Whether you call them "floating" ads, "takeover" ads, or "vokens," these dramatic placements are gaining ground.
In an age in which advertising saturates our daily lives, appearing in nearly every available space and assaulting us with an endless barrage of messages, getting the attention of consumers is a constant challenge. The online environment is no exception. Banner ads were once novel enough to entice an Internet user to click through to a Web site or to commit a brand name to memory. Now we have come to a point where creativity and originality are imperative. To the consumer who surfs on a regular basis, and even to that new Internet user for whom a Web page represents an absolute overdose of information, banners and buttons can fade into the background -- putting good advertising dollars to waste.
One of the latest trends in Internet advertising endeavors could change all that. The "floating" ad, which is sometimes referred to as a "voken" (a virtual token), is something many in the industry consider to be a solution to the cookie-cutter ad placement. Vokens have been in circulation for a few years now, but they've only recently begun to gain the consideration and exposure that they deserve. You'll often see these rich-media images running down the side of your screen, dropping down into the center of your Web page, or suddenly materializing and traveling across the content you've just been reading, finally coming to rest in a button or skyscraper placement. To be sure, these ads are designed to grab your attention. Yet some media buyers question their effectiveness at driving traffic and generating measurable results, fearing that they will instead annoy or puzzle consumers (an attitude that is amusingly reminiscent of the prejudice against the uncapped pop-up ad).
If the objective of your client's online campaign is to build brand awareness and a high click-through rate doesn't top your list of priorities, this type of ad placement can be the ideal marketing tool. It will rarely include a company slogan or a written call to action prompting users to click, but its presence can stimulate a powerful recall factor. I can remember almost every voken ad I've seen to date, and although most consumers may not be quite so attentive or go in search of creative new designs as I do, I suspect that the overall result is similar.
For clients who pose an especially perplexing marketing challenge, this ad format is truly a gift. Imagine, for example, being given the mandate to build awareness for a roofing company online. Now, unlike a business that sells household necessities or even big-ticket items such as electronic equipment or jewelry, a company that sells roofing materials has little use for an immediate consumer reaction. If the average consumer only needs to renovate his roof once every 20 years, then in the eyes of a company that sells shingles, the principles of customer motivation are dramatically different. Such a company must put its efforts into ensuring that years from now, when it's finally time for you to buy that new roof, its name will come to mind. The product may not be particularly compelling, but the company needs to entice consumers just the same.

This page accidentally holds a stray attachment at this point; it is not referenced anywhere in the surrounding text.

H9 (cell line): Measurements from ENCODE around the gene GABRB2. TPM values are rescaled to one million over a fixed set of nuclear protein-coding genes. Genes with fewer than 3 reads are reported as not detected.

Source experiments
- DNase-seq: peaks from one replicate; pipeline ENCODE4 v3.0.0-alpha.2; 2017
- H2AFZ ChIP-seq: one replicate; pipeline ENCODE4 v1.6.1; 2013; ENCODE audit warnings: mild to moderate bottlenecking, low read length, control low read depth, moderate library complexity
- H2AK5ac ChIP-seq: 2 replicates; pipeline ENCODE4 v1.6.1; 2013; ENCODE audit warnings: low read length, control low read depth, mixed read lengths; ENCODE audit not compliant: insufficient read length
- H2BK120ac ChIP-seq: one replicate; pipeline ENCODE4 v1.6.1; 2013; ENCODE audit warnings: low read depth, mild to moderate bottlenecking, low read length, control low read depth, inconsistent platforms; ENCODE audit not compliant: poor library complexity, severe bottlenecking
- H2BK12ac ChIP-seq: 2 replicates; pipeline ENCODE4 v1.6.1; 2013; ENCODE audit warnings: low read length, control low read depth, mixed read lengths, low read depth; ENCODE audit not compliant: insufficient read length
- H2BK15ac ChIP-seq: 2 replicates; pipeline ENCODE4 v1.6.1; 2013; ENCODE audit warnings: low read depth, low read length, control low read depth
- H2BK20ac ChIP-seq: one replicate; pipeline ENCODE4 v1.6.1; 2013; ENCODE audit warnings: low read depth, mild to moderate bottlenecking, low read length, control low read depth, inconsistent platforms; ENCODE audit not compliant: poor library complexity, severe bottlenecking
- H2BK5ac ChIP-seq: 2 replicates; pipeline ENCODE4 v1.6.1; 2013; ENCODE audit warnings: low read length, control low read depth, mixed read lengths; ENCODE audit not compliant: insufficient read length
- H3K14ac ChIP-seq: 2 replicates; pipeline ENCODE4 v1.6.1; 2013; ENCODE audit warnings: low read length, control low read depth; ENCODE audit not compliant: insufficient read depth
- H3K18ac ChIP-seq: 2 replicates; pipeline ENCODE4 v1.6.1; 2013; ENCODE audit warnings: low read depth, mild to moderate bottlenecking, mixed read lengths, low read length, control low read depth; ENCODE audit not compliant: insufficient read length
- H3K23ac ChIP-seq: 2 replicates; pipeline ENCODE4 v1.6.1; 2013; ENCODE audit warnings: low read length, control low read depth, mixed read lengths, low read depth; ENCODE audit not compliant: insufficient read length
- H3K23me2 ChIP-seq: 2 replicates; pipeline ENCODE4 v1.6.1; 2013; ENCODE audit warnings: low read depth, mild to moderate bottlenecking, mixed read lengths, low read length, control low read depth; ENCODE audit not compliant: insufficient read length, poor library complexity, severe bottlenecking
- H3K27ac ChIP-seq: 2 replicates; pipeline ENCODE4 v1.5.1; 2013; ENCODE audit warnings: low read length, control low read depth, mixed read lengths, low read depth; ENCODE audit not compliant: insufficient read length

Enter the voken ad. Even a ho-hum product can stir consumer interest with a unique and memorable ad placement, and voken ads can be the brand builder's answer to groundbreaking online marketing. The possibilities for a voken-ad roofing campaign are simply endless. And whether a consumer recalls the ad six months from now when his ceiling springs a leak, or whether you've managed to remind him that updating his old shingles is on his to-do list for the upcoming summer, this stylish ad placement has served its purpose. A really great voken could even have the salutary effect of accelerating a decision on roof replacement. Banners can be easily ignored, but vokens demand that consumers take notice. Their clever use of the space in and around an Internet user's screen makes traditional online placements seem as mundane as a lifeless direct mail flyer.
This same methodology applies to countless other products that have had online media buyers racking their brains. We'll surely see this trend develop in the years ahead, so, buyers, keep an eye on your screens. Observe as tedious banners and buttons, and even those irrepressible pop-up ads, are replaced with innovative floating-ad campaigns. Like all ad placements, vokens have their limitations. But, for the moment, they still remain conspicuous enough to draw some stares and even build a little word-of-mouth promotion on the side.
Whereas banners can be overlooked and pop-up ads can breed aggravation and throw Internet novices for a loop, vokens are a fresh and exciting advertising alternative. And if simply building awareness is your goal, their low participation factor is an added bonus. They don't ask much of the user, but they offer a few good seconds of commitment-free entertainment in return. Now what consumer would rebuff that?
Tessa Wegert is a business reporter and former media strategist specializing in digital. In addition to writing for ClickZ since 2002, she has contributed to such publications as USA Today, Marketing Magazine, Mashable, and The Globe and Mail. Tessa manages marketing and communications for Enlighten, one of the first full-service digital marketing strategy agencies servicing such brands as Bioré, Food Network, illy, and Hunter Douglas. She has been working in online media since 1999.
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